Sampling over many phylogenetic trees in brms

Hi Forum,

I am working on a manuscript that includes some phylogenetic multilevel models. Some co-authors suggested that I sample over a number of phylogenetic trees from the posterior of a MCMC analysis (BEAST in this case, but other Bayesian programs do the same thing). As the trees are not all the same, this captures the uncertainty of the phylogenetic estimation in the subsequent model.

Ideally I would run brms over multiple trees and then merge the results (using thinning or not) into a brmsfit object so that other functions such as pp_check() and marginal_effects() will work.

I saw the previous forum post HERE on doing the same thing in STAN, but I would ideally like to stick to brms for now. Additionally, after using several glmm programs that work with phylogenies, I find that brms is by far the easiest to use, has the best built-in functions, and the best support. I think that it will really catch on with the phylo-biologist crowd in the next year or two. As the multiple-tree method becomes more and more expected of authors, having a clear way to run this will benefit everyone.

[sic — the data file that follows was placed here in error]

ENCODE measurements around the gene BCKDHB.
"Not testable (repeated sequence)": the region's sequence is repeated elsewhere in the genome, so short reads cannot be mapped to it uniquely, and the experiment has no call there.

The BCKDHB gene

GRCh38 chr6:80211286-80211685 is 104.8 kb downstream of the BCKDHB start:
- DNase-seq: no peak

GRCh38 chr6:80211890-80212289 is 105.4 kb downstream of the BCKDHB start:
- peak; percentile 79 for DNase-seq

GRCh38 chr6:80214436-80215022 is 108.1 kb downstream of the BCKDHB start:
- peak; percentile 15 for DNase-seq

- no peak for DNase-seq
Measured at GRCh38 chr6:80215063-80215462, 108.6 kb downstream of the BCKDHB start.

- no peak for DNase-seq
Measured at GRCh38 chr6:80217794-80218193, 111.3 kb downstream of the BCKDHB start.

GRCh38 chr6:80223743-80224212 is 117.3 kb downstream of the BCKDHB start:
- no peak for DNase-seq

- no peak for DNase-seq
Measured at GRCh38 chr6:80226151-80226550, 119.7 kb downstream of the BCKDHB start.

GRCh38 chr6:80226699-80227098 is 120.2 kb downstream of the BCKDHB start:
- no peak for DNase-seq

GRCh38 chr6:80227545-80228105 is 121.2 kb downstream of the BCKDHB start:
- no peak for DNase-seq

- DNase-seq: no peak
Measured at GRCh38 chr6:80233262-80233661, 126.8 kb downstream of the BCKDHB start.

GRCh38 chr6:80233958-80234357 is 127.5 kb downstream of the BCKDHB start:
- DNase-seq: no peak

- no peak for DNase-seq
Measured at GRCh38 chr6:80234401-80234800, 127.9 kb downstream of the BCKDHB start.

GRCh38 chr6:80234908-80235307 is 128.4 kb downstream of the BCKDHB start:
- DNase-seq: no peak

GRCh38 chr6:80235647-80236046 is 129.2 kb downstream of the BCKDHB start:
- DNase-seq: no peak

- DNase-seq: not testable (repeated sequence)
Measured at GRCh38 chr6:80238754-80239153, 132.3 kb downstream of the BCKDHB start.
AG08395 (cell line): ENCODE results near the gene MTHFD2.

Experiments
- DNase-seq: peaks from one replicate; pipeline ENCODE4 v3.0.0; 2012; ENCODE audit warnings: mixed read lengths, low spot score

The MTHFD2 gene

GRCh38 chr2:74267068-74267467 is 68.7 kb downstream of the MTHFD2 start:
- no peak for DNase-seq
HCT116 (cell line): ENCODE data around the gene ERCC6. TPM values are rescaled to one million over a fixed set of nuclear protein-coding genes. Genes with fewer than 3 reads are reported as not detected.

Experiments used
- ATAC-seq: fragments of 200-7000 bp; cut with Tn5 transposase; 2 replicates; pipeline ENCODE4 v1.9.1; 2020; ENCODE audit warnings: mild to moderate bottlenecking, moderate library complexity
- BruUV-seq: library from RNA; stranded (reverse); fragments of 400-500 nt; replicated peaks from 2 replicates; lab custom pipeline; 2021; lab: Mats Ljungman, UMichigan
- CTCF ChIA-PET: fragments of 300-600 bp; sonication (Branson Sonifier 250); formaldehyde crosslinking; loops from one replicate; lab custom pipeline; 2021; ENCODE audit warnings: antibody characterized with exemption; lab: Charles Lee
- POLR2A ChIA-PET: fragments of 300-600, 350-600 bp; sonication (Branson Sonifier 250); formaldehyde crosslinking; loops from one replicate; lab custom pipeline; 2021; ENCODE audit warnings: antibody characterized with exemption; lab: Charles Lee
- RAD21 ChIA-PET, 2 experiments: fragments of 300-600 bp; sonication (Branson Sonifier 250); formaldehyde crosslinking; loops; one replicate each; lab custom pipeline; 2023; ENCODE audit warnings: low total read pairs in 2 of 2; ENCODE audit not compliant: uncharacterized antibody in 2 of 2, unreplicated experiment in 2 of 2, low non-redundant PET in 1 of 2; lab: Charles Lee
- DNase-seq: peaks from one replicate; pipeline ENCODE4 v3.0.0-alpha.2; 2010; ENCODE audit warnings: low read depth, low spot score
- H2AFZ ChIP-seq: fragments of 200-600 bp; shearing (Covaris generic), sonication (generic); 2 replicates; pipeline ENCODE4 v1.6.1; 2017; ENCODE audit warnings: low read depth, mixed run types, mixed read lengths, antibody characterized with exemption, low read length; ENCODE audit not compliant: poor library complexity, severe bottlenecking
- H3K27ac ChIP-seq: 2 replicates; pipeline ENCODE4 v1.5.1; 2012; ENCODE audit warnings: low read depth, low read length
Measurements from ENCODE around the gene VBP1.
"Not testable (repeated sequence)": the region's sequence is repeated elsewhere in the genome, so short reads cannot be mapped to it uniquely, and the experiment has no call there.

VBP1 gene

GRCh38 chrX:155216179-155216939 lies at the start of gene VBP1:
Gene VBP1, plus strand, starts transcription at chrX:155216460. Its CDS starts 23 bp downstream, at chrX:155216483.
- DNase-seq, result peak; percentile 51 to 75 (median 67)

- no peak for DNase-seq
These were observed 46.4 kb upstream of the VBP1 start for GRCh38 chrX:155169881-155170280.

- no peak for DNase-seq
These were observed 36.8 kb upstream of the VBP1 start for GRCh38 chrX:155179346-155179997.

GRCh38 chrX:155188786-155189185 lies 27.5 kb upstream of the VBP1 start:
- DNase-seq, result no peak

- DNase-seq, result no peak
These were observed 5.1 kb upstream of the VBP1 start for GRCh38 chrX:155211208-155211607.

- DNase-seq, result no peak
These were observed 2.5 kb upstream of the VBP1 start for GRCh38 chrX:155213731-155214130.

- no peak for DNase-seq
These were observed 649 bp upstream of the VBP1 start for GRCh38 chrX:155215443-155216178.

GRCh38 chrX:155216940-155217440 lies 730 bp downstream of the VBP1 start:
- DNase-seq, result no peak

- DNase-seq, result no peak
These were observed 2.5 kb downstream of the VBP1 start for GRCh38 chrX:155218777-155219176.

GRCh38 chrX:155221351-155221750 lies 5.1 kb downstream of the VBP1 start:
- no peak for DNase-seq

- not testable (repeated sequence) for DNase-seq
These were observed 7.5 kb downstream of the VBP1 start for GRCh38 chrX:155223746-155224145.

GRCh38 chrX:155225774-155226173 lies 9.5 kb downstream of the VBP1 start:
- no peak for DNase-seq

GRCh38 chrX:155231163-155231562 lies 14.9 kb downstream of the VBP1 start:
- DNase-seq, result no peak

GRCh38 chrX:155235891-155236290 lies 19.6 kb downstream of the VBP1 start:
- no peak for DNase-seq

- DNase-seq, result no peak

I am a (novice) R user and not a programmer, so I wanted to ask for some advice on this. There are a couple of approaches that I think might work, but I’m sure there are much more elegant options.

-One way would be to loop over all the sampled trees. For 100 trees this would produce 100 brmsfit objects that would need to be merged (and probably thinned).

-Second thought would be to use one of R’s vector functions like sapply() or something to avoid the for-loop and perhaps gain some speed?

-I suppose another option would be a way to refit the previous model with a different tree using update() but somehow continuously updating and adding to the previous model

Any suggestions on how to proceed with this would be very helpful!

@Zacco @maxbiostat @dpascall I am tagging you three in here as well as you all have commented on phylogenetic methods in stan/brms before, and I thought you would have some interest in this topic, and perhaps some suggestions.


I am fitting pretty standard brms phylo models, nothing too complicated:

fit <- brm(
  State ~ PHENO + (1|phylo) + (1|Species), data = data, 
  family = cumulative(link = "probit"), cov_ranef = list(phylo = A),
  iter = 5000,
  save_all_pars = TRUE,
  prior = c(
  set_prior("normal(0,50)", class = "b"),
  set_prior("normal(0,50)", class = "Intercept"),
  set_prior("normal(0,1.5)", class = "sd", coef = "Intercept", group = "Species"),
  set_prior("normal(0,1.5)", class = "sd", coef = "Intercept", group = "phylo")),
  control = list(adapt_delta = 0.99, max_treedepth = 15),